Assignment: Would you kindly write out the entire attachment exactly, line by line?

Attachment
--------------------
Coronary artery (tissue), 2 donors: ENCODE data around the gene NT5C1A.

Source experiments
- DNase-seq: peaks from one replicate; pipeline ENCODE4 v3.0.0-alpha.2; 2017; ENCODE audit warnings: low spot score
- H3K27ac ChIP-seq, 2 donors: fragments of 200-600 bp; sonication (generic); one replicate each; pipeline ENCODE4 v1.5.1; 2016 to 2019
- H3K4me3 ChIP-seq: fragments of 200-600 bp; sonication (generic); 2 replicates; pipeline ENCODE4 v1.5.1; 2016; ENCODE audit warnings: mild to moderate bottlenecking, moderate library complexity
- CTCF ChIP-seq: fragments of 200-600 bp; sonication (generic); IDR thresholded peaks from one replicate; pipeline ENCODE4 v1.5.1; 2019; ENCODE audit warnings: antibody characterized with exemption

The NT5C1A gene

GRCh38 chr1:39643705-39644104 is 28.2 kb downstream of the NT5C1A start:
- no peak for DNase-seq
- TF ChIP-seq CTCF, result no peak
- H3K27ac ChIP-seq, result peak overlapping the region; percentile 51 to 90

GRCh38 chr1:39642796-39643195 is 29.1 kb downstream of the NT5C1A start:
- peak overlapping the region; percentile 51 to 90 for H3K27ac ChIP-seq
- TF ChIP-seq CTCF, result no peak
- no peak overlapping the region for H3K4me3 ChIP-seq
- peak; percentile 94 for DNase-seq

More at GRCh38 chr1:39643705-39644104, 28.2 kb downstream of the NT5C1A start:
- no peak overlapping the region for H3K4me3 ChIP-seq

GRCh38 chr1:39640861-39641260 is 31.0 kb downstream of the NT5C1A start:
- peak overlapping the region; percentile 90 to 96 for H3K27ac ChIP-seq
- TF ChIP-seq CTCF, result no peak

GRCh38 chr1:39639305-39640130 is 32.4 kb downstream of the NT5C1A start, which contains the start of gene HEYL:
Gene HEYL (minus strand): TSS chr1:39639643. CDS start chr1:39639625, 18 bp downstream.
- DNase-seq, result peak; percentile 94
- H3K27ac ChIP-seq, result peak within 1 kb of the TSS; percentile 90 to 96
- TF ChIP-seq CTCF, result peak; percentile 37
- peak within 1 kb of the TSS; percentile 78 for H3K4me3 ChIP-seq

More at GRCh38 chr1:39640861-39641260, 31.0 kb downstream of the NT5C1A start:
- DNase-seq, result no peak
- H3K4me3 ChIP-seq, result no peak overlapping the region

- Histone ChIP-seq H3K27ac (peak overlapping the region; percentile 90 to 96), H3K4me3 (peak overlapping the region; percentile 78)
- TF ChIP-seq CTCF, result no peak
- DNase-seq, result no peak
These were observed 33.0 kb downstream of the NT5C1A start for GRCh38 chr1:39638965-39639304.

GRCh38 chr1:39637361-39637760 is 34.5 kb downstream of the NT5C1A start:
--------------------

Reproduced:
Coronary artery (tissue), 2 donors: ENCODE data around the gene NT5C1A.

Source experiments
- DNase-seq: peaks from one replicate; pipeline ENCODE4 v3.0.0-alpha.2; 2017; ENCODE audit warnings: low spot score
- H3K27ac ChIP-seq, 2 donors: fragments of 200-600 bp; sonication (generic); one replicate each; pipeline ENCODE4 v1.5.1; 2016 to 2019
- H3K4me3 ChIP-seq: fragments of 200-600 bp; sonication (generic); 2 replicates; pipeline ENCODE4 v1.5.1; 2016; ENCODE audit warnings: mild to moderate bottlenecking, moderate library complexity
- CTCF ChIP-seq: fragments of 200-600 bp; sonication (generic); IDR thresholded peaks from one replicate; pipeline ENCODE4 v1.5.1; 2019; ENCODE audit warnings: antibody characterized with exemption

The NT5C1A gene

GRCh38 chr1:39643705-39644104 is 28.2 kb downstream of the NT5C1A start:
- no peak for DNase-seq
- TF ChIP-seq CTCF, result no peak
- H3K27ac ChIP-seq, result peak overlapping the region; percentile 51 to 90

GRCh38 chr1:39642796-39643195 is 29.1 kb downstream of the NT5C1A start:
- peak overlapping the region; percentile 51 to 90 for H3K27ac ChIP-seq
- TF ChIP-seq CTCF, result no peak
- no peak overlapping the region for H3K4me3 ChIP-seq
- peak; percentile 94 for DNase-seq

More at GRCh38 chr1:39643705-39644104, 28.2 kb downstream of the NT5C1A start:
- no peak overlapping the region for H3K4me3 ChIP-seq

GRCh38 chr1:39640861-39641260 is 31.0 kb downstream of the NT5C1A start:
- peak overlapping the region; percentile 90 to 96 for H3K27ac ChIP-seq
- TF ChIP-seq CTCF, result no peak

GRCh38 chr1:39639305-39640130 is 32.4 kb downstream of the NT5C1A start, which contains the start of gene HEYL:
Gene HEYL (minus strand): TSS chr1:39639643. CDS start chr1:39639625, 18 bp downstream.
- DNase-seq, result peak; percentile 94
- H3K27ac ChIP-seq, result peak within 1 kb of the TSS; percentile 90 to 96
- TF ChIP-seq CTCF, result peak; percentile 37
- peak within 1 kb of the TSS; percentile 78 for H3K4me3 ChIP-seq

More at GRCh38 chr1:39640861-39641260, 31.0 kb downstream of the NT5C1A start:
- DNase-seq, result no peak
- H3K4me3 ChIP-seq, result no peak overlapping the region

- Histone ChIP-seq H3K27ac (peak overlapping the region; percentile 90 to 96), H3K4me3 (peak overlapping the region; percentile 78)
- TF ChIP-seq CTCF, result no peak
- DNase-seq, result no peak
These were observed 33.0 kb downstream of the NT5C1A start for GRCh38 chr1:39638965-39639304.

GRCh38 chr1:39637361-39637760 is 34.5 kb downstream of the NT5C1A start: